However, for every positive aspect, negative aspects abound. The leading name on the poster may have been Johnny Depp, but he disappears for most of the movie, and given that he is playing an AI version of himself, it perhaps can be forgiven that his performance is flat and uninspired. The same goes for the rest of the supporting cast apart from Hall and Bettany, who are given nothing much to do except be devices for exposition. Even the usually great Morgan Freeman fails to impress, and that’s when you know something has gone awry.

Transcendence also makes the fatal flaw of trying to be smarter than the audience, but then actually not following through on the attempt. It’s immediately apparent – the movie is told from a flashback perspective of Max Waters, which essentially gives the ending away in the first five minutes. Usually this would mean that the movie has another reveal up its sleeves, but that’s not really the case in Transcendence, which leads one to question why the narrative structure was picked.

And in the second half of the movie, where nanotechnology plays a huge role, the script time and again requires audiences to fully suspend their disbelief and to accept the proceedings at face value. The technology is absurd, and the logic is nonexistent – this may be acceptable in a typical Summer action blockbuster, but not in a movie that’s trying so hard to be an intellectual one. It’s ineffective and rather insulting to the audience to be quite honest, especially given how the plot eventually writes itself into a very tight corner, and then plods to a long-expected but illogical conclusion that the audience has already (literally) seen coming from the start. And true to the shared DNA with Christopher Nolan, Pfister chooses to end off the movie with one final shot that is open to interpretation, much like Inception – the only difference being that I was absolutely not vested to even attempt any interpretation. Transcended, this has not.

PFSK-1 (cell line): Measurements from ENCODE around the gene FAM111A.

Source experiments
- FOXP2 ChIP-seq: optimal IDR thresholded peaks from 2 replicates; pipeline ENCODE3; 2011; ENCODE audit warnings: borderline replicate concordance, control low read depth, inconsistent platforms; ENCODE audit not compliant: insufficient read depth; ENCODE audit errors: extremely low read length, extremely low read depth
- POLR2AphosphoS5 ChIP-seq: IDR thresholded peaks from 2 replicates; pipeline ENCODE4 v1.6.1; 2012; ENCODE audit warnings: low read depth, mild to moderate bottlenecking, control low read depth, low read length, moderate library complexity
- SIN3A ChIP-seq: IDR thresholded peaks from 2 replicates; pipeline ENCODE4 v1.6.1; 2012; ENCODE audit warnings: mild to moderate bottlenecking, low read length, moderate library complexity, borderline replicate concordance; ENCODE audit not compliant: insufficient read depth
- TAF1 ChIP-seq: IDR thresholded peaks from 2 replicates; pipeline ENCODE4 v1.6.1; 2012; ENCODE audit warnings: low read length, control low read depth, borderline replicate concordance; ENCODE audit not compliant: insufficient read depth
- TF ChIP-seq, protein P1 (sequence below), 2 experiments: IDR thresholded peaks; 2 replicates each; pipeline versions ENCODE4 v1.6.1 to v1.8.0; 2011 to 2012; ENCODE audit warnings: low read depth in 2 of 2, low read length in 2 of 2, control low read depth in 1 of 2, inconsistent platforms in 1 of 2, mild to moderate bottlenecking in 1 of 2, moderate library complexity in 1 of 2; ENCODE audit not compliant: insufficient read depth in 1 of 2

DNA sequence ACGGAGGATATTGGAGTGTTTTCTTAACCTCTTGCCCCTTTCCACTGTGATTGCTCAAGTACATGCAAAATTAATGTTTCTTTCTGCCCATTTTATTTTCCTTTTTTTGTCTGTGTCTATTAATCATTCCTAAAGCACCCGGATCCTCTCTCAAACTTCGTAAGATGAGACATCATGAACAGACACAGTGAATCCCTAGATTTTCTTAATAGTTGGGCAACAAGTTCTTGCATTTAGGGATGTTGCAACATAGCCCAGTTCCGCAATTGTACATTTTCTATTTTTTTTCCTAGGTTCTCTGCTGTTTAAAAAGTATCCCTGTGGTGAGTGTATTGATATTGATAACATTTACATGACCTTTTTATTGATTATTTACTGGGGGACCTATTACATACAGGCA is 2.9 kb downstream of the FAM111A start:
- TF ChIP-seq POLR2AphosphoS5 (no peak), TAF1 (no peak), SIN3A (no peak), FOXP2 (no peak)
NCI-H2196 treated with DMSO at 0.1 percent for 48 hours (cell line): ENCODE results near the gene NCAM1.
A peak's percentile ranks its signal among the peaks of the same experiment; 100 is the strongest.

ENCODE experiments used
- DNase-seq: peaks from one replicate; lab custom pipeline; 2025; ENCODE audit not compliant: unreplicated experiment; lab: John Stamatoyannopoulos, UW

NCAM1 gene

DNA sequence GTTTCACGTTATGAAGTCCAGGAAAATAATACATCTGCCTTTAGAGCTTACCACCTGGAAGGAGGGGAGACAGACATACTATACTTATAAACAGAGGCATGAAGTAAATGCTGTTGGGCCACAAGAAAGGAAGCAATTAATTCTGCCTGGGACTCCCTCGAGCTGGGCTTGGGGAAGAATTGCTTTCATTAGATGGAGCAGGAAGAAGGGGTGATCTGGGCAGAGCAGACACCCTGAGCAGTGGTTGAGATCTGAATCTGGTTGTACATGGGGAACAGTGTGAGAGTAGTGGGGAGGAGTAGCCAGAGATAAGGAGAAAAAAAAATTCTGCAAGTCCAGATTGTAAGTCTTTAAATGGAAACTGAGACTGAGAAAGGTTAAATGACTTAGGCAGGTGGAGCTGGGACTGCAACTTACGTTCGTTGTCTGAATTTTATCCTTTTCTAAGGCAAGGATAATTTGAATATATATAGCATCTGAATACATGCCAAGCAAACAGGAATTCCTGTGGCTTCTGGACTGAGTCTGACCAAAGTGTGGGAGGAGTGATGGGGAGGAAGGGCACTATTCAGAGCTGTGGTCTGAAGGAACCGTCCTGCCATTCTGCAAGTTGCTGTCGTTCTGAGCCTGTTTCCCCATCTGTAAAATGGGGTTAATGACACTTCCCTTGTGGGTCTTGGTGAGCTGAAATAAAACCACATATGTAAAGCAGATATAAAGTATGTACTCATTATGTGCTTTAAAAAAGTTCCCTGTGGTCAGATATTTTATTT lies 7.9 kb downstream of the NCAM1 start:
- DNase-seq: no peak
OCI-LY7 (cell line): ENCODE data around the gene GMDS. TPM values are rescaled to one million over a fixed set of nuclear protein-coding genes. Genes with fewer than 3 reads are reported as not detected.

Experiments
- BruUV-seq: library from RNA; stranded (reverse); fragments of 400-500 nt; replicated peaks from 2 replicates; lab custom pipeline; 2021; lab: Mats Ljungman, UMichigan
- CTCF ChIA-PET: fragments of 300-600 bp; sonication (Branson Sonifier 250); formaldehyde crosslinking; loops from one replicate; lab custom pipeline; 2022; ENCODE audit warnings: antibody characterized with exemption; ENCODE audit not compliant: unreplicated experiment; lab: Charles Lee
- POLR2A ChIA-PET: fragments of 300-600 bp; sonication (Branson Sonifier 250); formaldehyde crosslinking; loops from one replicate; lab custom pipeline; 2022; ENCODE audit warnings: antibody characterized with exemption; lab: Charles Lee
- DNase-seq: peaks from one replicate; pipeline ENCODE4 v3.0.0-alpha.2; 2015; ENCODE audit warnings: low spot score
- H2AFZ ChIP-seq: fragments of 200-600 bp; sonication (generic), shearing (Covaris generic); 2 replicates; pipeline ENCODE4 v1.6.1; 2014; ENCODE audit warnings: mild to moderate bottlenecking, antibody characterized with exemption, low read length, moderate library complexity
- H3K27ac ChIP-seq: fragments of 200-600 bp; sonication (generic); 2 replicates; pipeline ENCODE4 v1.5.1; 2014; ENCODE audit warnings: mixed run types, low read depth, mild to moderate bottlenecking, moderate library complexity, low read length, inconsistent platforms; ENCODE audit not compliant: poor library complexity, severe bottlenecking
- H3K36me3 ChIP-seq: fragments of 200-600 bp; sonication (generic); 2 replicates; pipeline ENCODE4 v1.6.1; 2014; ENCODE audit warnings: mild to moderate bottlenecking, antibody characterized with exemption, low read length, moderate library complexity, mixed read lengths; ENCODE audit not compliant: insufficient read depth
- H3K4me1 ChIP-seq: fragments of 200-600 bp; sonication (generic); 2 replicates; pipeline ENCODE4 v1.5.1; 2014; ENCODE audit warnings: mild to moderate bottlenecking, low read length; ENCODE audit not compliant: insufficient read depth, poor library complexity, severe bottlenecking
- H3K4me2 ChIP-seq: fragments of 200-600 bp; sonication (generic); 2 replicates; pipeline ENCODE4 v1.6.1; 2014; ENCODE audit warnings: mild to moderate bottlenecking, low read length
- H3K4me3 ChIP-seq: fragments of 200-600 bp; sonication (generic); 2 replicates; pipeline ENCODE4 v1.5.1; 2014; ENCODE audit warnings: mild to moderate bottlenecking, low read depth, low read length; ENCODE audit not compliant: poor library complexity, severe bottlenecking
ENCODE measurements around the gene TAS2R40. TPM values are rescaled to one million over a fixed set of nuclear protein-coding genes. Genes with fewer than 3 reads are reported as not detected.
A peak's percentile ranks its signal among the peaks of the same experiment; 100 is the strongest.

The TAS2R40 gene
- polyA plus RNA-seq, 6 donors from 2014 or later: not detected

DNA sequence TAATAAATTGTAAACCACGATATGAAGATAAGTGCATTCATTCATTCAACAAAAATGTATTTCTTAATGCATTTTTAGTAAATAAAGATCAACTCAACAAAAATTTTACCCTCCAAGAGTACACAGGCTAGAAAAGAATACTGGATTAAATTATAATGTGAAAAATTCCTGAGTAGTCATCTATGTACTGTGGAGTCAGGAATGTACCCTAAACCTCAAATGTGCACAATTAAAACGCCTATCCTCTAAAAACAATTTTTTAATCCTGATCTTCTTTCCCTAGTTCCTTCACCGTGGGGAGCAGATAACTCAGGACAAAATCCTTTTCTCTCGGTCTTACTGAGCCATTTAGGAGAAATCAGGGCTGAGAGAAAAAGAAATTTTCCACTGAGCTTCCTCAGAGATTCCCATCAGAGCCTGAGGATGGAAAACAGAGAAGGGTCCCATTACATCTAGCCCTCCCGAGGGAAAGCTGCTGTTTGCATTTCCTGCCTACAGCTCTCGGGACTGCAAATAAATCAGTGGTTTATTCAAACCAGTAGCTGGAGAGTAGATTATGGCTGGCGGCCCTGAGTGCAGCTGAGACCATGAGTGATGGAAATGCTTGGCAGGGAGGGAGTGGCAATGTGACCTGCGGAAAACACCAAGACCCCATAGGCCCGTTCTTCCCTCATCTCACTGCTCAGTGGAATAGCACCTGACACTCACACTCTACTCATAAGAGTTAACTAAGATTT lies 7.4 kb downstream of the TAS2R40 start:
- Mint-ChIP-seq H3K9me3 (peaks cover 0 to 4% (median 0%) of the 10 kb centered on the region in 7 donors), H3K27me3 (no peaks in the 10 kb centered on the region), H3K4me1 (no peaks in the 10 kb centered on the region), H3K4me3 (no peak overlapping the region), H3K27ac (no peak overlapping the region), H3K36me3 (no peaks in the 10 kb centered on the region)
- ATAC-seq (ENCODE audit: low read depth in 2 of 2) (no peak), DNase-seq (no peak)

Rating: * * ½ (out of four stars)


Cuban Fury


Genre: Comedy

Director: James Griffiths

Writer: Jon Brown, based on an original idea by Nick Frost

Cast: Nick Frost, Rashida Jones, Chris O’Dowd, Olivia Colman, Kayvan Novak, Ian McShane

Running Length: 98 mins

Synopsis: In 1987 a 13-year-old, natural-born dancer with fire in his heels and snakes in his hips is working himself up to explode all over the UK Junior Salsa Championships. But when a bullying incident on the mean streets of London robs him of his confidence, our young hero finds his life diverted down a very different path. 22 years later, an adult Bruce Garrett (Nick Frost) finds himself out of shape and unloved, trapped in a downward spiral of self-pity and repression. Only Julia (Rashida Jones), his smart, funny, gorgeous new American boss, gives him reason to live. But she’s out of his league. Luckily for him, she also has a secret passion. Thus, Bruce is once again brought face-to-face with the darkest and most powerful of his inner demons. Somehow, someway, Bruce must learn how to unshackle his dancing beast, regain his long lost fury and claim the love of his life…and he’s going to do it all on the dance floor.